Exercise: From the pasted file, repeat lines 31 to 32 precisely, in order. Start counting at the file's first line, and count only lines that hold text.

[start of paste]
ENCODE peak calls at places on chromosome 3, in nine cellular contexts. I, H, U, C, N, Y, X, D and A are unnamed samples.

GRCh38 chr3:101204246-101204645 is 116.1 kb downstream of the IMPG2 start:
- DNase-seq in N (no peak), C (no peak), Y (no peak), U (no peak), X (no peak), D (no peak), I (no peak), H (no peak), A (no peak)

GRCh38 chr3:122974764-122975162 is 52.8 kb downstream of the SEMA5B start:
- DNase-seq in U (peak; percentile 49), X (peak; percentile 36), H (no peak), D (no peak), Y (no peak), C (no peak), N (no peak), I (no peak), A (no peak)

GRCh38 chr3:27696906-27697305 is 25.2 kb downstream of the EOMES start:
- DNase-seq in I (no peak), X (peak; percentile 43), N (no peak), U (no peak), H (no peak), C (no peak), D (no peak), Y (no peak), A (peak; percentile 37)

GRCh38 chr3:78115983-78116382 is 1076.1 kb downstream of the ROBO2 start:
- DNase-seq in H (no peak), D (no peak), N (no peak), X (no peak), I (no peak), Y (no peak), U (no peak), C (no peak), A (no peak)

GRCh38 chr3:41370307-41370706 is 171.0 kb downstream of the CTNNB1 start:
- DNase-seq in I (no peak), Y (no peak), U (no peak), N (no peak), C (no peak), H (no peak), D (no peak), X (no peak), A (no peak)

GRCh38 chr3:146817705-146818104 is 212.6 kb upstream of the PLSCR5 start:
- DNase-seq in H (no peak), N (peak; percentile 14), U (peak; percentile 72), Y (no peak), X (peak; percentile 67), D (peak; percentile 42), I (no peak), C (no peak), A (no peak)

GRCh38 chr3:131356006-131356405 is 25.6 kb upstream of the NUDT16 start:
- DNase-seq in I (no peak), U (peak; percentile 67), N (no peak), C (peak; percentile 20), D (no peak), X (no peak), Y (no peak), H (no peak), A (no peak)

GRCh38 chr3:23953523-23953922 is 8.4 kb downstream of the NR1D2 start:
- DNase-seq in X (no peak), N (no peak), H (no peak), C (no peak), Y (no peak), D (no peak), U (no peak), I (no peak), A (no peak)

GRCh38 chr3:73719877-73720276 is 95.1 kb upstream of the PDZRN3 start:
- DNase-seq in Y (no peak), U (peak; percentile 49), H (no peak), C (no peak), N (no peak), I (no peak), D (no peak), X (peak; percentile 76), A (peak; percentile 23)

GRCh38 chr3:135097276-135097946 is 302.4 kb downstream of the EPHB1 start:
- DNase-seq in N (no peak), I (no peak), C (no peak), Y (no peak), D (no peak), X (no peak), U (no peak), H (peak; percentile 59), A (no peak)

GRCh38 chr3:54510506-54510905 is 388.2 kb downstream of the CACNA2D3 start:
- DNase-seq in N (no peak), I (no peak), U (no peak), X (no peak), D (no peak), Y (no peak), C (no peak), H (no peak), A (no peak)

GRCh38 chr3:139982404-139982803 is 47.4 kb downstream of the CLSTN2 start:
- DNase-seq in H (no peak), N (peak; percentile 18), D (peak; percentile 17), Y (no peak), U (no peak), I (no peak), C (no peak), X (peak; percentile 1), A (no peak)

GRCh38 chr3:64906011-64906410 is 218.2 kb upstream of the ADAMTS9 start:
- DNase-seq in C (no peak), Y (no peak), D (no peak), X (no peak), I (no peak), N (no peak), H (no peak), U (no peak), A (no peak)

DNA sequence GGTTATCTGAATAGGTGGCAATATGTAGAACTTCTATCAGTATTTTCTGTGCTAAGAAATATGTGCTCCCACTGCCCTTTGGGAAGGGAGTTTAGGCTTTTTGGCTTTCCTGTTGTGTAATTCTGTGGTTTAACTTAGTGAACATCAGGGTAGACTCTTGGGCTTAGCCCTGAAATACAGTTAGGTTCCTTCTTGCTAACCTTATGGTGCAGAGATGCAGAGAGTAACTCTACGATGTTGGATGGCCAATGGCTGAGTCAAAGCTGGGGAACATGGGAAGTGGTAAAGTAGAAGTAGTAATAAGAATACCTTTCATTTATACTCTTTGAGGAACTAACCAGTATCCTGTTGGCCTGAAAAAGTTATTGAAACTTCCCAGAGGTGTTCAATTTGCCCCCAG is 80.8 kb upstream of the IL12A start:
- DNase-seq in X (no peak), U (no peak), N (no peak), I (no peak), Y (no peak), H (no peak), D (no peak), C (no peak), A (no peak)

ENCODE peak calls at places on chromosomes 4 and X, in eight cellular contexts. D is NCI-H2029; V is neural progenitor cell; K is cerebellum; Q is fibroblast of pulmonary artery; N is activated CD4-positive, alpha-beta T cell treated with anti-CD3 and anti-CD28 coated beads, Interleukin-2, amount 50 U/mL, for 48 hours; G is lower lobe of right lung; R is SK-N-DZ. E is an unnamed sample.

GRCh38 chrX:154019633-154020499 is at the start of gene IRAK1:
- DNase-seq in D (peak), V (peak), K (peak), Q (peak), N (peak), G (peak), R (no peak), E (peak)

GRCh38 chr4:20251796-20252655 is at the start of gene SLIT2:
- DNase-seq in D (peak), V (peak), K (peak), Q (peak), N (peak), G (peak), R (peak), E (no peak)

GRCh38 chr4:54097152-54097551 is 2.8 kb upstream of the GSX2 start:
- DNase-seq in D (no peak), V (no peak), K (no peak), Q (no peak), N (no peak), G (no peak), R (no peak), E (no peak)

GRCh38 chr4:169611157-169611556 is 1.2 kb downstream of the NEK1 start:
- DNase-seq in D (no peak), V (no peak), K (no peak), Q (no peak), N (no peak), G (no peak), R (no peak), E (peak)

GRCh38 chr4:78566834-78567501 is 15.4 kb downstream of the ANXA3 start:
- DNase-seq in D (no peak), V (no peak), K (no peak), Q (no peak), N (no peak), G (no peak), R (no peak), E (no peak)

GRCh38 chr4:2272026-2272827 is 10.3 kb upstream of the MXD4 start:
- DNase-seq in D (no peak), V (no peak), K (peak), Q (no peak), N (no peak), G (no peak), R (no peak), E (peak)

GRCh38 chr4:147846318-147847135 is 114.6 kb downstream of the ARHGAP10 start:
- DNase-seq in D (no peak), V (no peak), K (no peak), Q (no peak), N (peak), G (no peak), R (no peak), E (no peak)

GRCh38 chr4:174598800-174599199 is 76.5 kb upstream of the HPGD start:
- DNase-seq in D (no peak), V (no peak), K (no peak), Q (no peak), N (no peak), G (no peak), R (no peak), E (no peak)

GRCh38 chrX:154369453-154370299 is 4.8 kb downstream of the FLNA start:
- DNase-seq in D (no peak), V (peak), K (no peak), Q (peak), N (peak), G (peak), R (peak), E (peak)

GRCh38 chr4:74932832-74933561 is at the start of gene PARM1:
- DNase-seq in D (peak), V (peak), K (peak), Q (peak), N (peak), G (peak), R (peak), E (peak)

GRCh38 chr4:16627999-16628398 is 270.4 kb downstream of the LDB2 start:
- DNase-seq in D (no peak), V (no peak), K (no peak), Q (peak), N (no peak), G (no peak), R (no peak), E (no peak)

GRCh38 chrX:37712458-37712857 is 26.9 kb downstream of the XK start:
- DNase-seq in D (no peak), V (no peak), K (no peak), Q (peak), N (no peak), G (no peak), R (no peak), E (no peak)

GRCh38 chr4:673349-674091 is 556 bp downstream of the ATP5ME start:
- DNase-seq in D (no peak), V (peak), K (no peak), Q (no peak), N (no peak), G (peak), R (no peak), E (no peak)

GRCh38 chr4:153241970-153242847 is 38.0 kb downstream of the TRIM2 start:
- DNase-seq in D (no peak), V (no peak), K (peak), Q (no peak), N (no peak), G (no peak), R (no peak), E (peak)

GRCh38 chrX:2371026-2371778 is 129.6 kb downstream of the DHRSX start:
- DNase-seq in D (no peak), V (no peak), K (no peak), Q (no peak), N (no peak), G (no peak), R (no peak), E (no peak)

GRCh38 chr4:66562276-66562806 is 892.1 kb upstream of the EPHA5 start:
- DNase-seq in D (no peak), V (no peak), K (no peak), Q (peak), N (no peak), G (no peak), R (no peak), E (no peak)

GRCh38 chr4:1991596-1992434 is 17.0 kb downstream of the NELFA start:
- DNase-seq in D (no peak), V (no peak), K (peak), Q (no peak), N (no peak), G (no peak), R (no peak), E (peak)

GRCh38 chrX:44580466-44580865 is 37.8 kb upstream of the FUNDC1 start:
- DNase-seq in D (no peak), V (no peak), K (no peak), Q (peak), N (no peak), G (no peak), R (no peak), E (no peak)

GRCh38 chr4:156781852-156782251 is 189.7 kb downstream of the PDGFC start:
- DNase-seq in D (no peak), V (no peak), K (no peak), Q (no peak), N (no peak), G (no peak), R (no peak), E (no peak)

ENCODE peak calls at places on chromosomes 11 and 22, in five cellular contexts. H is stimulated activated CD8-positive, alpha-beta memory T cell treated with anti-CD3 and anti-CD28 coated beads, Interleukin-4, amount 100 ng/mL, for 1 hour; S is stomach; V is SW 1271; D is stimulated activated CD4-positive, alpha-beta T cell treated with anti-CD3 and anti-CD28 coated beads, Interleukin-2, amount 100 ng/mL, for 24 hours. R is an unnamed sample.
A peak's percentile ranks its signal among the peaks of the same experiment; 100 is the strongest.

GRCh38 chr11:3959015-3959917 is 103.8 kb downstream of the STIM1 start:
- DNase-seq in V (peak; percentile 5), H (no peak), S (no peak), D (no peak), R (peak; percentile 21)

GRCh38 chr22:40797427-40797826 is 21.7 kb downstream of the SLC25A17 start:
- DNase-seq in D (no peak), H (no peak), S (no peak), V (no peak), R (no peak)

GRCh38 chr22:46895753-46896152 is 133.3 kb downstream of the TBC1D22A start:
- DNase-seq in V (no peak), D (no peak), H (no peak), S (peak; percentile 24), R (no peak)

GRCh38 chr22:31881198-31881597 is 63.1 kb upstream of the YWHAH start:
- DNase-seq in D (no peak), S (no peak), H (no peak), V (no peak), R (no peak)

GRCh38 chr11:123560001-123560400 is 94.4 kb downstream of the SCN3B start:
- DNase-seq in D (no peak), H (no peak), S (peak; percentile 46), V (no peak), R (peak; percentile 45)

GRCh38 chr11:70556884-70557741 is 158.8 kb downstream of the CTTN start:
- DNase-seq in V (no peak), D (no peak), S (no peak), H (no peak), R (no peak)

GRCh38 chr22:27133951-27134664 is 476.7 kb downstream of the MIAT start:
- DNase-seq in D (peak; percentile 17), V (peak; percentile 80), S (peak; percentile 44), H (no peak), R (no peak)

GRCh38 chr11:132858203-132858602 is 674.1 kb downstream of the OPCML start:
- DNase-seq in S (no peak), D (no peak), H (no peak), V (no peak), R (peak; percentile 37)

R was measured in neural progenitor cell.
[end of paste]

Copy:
GRCh38 chrX:154019633-154020499 is at the start of gene IRAK1:
- DNase-seq in D (peak), V (peak), K (peak), Q (peak), N (peak), G (peak), R (no peak), E (peak)